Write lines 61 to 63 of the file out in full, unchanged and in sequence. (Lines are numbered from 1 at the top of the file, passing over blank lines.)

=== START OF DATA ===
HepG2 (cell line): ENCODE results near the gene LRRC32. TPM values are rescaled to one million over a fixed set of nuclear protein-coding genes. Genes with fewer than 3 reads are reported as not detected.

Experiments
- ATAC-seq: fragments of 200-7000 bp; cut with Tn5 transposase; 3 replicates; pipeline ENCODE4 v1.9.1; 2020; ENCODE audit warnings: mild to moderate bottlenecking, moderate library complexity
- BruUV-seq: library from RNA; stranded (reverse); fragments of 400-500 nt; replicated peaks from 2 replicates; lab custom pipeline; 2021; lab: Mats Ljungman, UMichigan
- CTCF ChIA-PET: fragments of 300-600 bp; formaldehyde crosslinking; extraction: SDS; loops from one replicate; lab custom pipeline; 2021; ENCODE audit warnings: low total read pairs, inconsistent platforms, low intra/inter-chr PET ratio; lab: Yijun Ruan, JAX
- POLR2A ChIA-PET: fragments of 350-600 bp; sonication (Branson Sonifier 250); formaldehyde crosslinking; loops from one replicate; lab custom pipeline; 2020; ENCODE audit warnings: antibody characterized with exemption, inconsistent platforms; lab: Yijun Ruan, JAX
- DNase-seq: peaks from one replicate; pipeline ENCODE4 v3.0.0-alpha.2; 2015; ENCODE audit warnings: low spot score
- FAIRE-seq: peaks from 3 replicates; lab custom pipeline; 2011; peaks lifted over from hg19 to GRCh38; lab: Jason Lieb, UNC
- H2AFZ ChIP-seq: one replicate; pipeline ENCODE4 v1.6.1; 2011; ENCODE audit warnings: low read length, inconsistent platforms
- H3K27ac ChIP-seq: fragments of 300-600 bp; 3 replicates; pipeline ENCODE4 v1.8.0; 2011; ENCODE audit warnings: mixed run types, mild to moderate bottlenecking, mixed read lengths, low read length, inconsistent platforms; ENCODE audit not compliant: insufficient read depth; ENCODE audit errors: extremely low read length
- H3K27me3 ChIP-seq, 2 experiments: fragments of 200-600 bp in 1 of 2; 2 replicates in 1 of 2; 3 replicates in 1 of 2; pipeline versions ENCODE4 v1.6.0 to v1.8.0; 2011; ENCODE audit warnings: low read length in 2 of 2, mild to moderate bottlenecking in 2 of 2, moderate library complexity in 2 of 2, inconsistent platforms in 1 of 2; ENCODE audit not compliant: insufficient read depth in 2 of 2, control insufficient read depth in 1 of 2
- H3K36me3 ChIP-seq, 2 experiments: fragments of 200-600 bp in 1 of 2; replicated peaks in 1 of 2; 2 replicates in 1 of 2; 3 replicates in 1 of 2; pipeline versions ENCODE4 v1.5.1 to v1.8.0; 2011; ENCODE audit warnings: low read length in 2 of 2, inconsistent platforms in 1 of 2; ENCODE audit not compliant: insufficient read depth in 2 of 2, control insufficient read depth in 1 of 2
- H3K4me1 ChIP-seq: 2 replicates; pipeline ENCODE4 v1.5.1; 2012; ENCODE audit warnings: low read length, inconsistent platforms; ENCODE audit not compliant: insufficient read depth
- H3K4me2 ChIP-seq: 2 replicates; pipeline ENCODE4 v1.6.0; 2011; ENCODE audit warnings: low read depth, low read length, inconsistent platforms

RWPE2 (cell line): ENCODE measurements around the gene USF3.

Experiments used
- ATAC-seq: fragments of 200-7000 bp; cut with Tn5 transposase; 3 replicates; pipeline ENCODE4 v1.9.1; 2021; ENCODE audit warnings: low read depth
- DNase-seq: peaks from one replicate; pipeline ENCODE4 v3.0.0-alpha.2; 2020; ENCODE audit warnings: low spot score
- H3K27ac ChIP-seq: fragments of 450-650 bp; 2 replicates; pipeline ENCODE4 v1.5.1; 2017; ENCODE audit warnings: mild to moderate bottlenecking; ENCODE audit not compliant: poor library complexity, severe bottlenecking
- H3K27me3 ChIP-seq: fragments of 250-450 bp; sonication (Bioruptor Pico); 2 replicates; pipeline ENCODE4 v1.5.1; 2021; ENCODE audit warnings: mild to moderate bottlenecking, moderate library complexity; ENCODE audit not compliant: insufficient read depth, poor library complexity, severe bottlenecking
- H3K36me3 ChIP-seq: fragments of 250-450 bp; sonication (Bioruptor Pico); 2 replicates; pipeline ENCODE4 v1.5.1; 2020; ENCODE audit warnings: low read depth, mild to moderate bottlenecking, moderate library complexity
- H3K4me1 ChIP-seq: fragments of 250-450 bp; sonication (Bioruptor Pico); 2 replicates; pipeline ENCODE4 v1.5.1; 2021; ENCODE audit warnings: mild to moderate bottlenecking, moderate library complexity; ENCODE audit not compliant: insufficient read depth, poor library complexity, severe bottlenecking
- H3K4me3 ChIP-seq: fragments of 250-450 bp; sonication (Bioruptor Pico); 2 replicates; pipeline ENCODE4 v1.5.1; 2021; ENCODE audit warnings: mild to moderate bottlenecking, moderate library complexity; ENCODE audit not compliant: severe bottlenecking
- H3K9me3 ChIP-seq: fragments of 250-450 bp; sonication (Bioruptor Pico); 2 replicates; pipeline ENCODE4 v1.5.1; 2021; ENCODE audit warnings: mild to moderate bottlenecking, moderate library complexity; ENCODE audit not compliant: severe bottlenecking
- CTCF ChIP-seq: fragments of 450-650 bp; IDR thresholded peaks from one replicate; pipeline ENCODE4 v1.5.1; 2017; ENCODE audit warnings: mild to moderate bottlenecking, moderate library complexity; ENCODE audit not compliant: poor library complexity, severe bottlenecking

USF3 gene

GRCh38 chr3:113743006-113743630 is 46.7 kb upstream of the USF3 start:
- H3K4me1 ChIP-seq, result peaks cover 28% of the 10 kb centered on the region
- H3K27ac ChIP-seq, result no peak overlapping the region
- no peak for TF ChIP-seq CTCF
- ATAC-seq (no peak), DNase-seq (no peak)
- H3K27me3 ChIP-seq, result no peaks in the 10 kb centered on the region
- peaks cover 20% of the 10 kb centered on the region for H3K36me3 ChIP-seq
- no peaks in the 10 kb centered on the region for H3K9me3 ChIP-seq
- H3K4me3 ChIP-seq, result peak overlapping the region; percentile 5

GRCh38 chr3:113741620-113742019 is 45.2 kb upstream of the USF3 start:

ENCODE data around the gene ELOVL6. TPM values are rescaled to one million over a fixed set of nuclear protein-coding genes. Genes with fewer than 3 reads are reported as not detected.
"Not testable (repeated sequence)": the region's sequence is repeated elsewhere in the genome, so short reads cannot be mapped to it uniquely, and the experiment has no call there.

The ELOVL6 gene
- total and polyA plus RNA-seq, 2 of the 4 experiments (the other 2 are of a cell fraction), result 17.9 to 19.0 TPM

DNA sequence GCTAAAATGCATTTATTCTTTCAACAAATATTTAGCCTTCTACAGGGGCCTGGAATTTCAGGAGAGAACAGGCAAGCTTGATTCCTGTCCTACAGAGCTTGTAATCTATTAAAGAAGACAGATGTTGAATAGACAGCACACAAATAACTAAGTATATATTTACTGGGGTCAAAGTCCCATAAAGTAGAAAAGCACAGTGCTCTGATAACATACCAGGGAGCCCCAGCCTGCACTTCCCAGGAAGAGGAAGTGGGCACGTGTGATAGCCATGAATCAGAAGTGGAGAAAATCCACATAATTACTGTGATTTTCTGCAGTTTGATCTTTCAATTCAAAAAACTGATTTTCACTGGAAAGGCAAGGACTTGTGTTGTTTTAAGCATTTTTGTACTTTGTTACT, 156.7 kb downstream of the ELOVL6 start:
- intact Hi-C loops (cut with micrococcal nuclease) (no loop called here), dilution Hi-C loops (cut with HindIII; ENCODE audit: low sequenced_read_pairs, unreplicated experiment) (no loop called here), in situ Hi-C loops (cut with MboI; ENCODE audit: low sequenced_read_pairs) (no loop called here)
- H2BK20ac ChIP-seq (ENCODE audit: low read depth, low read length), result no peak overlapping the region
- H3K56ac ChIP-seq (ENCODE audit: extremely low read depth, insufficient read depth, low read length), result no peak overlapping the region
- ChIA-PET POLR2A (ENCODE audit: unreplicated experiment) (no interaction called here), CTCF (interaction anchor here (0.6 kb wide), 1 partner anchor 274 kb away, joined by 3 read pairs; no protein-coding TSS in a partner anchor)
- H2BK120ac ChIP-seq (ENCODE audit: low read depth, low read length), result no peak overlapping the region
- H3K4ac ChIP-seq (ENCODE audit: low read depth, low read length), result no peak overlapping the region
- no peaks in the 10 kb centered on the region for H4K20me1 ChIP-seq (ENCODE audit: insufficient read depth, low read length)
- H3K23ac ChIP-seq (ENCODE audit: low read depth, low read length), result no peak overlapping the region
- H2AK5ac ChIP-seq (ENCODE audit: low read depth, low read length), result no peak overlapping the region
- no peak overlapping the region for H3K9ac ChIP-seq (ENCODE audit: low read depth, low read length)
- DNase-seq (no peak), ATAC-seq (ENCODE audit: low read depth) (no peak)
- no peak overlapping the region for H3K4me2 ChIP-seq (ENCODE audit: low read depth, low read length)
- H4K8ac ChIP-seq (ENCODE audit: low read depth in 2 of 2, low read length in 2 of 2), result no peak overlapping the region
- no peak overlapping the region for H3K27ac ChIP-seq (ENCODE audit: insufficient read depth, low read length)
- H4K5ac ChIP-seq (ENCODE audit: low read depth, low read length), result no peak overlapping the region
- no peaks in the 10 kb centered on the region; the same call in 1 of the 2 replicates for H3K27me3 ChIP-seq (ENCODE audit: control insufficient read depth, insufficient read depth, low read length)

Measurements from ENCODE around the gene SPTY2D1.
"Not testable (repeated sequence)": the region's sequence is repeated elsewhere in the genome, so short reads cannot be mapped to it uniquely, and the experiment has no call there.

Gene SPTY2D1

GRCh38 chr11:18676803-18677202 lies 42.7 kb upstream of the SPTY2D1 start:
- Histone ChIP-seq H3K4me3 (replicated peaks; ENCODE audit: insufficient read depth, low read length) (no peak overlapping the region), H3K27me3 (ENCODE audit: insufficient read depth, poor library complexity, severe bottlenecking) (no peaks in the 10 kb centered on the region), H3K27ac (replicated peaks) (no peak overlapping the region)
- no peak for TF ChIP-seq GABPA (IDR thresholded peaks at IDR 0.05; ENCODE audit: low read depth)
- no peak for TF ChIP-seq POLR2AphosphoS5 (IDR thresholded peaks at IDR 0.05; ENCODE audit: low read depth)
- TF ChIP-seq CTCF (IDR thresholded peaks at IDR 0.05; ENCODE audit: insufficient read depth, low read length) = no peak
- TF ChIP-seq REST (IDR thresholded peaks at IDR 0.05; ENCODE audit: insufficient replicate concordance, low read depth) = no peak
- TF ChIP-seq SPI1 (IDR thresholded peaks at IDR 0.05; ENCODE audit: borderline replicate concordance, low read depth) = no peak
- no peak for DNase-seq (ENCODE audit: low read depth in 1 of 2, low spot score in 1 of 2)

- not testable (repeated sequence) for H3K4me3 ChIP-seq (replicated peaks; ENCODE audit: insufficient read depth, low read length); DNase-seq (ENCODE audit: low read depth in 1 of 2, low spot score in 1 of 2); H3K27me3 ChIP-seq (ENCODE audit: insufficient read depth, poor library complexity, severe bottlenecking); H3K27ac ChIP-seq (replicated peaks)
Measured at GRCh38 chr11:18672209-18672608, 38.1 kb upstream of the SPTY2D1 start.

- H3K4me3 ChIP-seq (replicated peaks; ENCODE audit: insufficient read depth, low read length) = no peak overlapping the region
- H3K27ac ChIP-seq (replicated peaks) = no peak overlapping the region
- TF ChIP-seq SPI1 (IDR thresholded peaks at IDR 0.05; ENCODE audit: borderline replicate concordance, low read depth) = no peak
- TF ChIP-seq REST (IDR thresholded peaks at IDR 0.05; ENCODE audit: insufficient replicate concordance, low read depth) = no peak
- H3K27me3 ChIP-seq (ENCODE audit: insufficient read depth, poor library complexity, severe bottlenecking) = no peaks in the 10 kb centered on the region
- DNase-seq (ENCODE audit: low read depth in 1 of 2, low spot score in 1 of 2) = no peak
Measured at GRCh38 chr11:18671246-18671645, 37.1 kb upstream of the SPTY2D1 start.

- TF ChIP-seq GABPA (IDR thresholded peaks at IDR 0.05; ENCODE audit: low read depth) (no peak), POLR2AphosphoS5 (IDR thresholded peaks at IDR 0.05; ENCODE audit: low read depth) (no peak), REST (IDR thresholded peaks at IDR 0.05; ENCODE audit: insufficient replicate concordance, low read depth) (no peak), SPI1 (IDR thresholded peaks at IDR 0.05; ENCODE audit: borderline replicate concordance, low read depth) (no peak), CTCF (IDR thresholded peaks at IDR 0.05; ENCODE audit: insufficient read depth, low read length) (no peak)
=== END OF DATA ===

GRCh38 chr11:18676803-18677202 lies 42.7 kb upstream of the SPTY2D1 start:
- Histone ChIP-seq H3K4me3 (replicated peaks; ENCODE audit: insufficient read depth, low read length) (no peak overlapping the region), H3K27me3 (ENCODE audit: insufficient read depth, poor library complexity, severe bottlenecking) (no peaks in the 10 kb centered on the region), H3K27ac (replicated peaks) (no peak overlapping the region)
- no peak for TF ChIP-seq GABPA (IDR thresholded peaks at IDR 0.05; ENCODE audit: low read depth)